As Georgia election officials continue counting ballots from last Tuesday’s presidential election, the state’s two U.S. senators, Kelly Loeffler and David Perdue, issued a blistering press release accusing Secretary of State Brad Raffensperger of overseeing a vote-tabulation process that they say, without evidence, is amiss.
“The management of Georgia elections has become an embarrassment for our state,” the senators’ statement read.
Loeffler and Perdue also called on Raffensperger to resign. All three are Republicans.
In a Facebook post, Raffensperger rejected Perdue and Loeffler’s broadside.
“Earlier today Senators Loeffler and Perdue called for my resignation,” he wrote. “Let me start by saying that is not going to happen. The voters of Georgia hired me, and the voters will be the one to fire me.”
He also wrote that “from an election administration perspective,” the general election “was a resounding success.”
Georgia officials were still counting a small number of remaining absentee, provisional and overseas ballots on Monday. While a winner of the state’s 16 electoral votes has not been projected yet, President-elect Joe Biden held an 11,592-vote lead over Donald Trump as of this writing. If Biden’s lead holds, he will be the first Democrat in 28 years to win the historically GOP-friendly state.
Loeffler, who ran in special election for her Senate seat, and Perdue, whose six-year term is about to expire, are both headed toward runoff elections against Democratic opponents next January. In their press release, the senators cited “too many failures in Georgia elections this year,” but did not list any specific shortcomings or wrongdoings.
Raffensperger, who was elected in 2018, has this year overseen the implementation of a new $104 million voting system that replaced Georgia’s old digital-only voting machines with new devices that combine a touchscreen interface that print out paper bar codes to be scanned at polling places. Additionally, as many other states did, Georgia vastly expanded its use of absentee ballots in response to the COVID-19 pandemic.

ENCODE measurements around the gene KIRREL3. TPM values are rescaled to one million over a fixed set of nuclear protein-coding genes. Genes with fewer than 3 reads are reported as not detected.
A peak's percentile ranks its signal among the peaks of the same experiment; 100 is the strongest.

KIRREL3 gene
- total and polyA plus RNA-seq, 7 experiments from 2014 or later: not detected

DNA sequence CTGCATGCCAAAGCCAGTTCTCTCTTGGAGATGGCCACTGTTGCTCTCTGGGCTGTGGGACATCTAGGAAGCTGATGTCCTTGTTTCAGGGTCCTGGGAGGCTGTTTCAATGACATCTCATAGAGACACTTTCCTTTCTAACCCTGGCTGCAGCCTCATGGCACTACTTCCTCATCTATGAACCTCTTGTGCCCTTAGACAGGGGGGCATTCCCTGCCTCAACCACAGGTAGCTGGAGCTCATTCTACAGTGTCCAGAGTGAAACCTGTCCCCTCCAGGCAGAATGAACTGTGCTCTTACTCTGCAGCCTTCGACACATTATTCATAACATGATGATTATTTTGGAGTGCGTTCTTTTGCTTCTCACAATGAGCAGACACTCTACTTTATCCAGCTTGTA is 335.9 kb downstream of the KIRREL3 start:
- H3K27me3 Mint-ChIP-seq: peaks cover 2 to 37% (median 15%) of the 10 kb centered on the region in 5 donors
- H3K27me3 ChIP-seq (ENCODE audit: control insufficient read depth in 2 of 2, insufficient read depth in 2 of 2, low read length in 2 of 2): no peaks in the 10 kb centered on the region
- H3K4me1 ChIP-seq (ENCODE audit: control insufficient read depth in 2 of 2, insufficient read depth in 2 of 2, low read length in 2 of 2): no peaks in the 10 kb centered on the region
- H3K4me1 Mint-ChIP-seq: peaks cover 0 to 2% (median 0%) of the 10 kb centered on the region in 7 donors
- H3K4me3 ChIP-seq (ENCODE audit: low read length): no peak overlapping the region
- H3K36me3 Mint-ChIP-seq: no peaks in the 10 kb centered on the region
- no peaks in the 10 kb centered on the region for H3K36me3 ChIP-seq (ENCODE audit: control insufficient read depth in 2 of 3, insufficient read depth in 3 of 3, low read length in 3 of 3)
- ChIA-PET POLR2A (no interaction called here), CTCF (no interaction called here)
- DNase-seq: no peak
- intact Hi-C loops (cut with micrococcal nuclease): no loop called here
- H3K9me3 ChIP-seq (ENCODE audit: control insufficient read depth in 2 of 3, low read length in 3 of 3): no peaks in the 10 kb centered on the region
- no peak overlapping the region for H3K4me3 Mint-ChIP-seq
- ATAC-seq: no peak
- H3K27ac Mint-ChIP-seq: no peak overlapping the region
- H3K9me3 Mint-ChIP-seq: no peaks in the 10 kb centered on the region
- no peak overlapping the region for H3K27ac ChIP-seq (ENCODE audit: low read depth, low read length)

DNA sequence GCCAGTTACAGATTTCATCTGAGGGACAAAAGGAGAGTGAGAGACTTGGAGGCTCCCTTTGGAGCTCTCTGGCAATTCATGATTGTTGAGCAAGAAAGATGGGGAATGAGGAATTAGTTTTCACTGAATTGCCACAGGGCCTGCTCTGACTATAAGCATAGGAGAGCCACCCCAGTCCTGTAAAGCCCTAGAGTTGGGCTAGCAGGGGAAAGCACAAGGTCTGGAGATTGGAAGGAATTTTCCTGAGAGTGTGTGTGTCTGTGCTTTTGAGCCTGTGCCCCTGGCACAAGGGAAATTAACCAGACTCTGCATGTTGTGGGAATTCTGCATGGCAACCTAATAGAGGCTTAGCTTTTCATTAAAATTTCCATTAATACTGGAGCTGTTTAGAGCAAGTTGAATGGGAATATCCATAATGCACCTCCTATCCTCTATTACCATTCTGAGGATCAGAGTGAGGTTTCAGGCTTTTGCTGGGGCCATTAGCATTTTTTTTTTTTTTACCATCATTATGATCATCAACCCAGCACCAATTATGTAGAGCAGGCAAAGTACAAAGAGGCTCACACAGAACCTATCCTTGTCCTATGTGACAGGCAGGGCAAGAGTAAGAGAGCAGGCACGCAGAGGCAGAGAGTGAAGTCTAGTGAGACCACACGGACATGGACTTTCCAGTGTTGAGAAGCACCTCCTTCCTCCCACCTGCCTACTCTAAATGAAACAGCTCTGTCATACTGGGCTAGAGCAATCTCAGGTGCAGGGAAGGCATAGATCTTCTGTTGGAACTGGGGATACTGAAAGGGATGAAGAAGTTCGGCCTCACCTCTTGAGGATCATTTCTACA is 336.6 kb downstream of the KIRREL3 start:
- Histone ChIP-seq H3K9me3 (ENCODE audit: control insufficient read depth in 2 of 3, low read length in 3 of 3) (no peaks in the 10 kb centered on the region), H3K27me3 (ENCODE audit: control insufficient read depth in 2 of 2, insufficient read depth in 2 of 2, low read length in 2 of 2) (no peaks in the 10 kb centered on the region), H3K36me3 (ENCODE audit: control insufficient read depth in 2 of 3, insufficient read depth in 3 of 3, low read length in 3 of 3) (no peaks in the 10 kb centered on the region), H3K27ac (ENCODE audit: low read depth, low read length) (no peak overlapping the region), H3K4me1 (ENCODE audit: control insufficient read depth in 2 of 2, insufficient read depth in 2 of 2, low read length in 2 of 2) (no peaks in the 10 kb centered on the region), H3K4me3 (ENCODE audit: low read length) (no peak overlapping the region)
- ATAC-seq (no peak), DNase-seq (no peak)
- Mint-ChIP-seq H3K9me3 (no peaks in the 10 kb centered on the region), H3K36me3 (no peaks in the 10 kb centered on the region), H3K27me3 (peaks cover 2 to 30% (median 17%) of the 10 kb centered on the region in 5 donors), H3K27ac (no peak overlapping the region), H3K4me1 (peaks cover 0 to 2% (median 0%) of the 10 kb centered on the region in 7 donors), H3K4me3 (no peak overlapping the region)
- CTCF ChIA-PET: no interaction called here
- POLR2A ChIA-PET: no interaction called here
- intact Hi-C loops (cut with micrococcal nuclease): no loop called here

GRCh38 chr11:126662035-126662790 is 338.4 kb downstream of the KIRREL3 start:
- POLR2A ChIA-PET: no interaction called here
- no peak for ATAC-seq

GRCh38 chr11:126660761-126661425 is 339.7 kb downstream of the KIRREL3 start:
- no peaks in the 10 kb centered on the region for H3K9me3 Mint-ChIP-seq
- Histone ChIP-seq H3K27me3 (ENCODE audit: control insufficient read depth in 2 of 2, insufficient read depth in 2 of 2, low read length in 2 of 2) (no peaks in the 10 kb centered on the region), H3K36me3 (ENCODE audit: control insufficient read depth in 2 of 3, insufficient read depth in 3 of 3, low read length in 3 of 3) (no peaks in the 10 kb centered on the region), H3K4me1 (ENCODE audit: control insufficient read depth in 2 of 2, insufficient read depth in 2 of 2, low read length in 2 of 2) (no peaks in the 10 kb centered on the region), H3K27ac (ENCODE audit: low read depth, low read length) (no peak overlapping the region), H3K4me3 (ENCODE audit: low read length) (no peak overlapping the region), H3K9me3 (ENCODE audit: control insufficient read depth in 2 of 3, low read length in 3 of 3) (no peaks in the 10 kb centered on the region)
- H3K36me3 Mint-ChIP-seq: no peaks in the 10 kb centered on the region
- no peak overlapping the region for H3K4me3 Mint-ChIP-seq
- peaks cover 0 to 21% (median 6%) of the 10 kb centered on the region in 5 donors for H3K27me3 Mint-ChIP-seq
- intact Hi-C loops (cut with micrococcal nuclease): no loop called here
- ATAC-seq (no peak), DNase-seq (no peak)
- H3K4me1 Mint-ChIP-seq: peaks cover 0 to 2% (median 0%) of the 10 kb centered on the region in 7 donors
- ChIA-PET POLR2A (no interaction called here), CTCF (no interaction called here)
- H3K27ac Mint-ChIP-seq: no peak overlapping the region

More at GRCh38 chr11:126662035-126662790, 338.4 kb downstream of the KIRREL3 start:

While several polling places reported having issues with the new voting machines and electronic poll books last Tuesday, state and federal officials said those instances were technical glitches caused by user error and remedied over the course of Election Day.
Georgia officials are counting nearly 5 million votes total, including more than 1.3 million absentee ballots, according to the United States Election Project. And despite some political actors’ insistences that election results be determined only with what’s been tallied on election night, counting millions of ballots takes time, and lead changes during the process are not uncommon.
The Cybersecurity and Infrastructure Agency, on its “Rumor Control” page, points out that accurately counting votes can be a laborious process that doesn’t always have a quick resolution.
“Election results reported on election night are always unofficial and are provided solely for voters’ convenience,” CISA says. “In fact, no state requires that official results be certified on election night itself. Fluctuations in unofficial results reporting will occur during and after election night as more ballots are processed and counted, often including military and overseas ballots, and validated provisional ballots.”
Election officials in Fulton County, which contains most of Atlanta, over the weekend reported a technical issue that required fewer than 350 votes to be rescanned as the county’s final vote totals were being double-checked and reported to the state.
Raffensperger’s response to Perdue and Loeffler also said that any claims of unlawful voters were investigated, citing Fulton specifically.
“The process of reporting results has been orderly and followed the law,” he wrote. “Where there have been specific allegations of illegal voting, my office has dispatched investigators.”
In giving his latest update on the counting process Monday, Gabriel Sterling, the statewide voting system implementation manager in Raffensperger’s office, defended election officials.
“What I don’t like seeing is people undermining this system that was put together so hard by the office and county election directors,” he told reporters in Atlanta. He also said an upcoming post-election audit — as required by state law — will reveal some errors, as, he said, “every election…is imperfect.”
Raffensperger also wrote that while he personally supported the Republican slate, the audit is not expected to change the final outcome at the presidential level, and that Perdue and Loeffler should focus on their upcoming runoffs.
“Does it rise to the numbers or margin necessary to change the outcome to where President Trump is given Georgia’s electoral votes[?] That is unlikely,” he wrote. “As a Republican, I am concerned about Republicans keeping the U.S. Senate. I recommend that Senators Loeffler and Perdue start focusing on that.”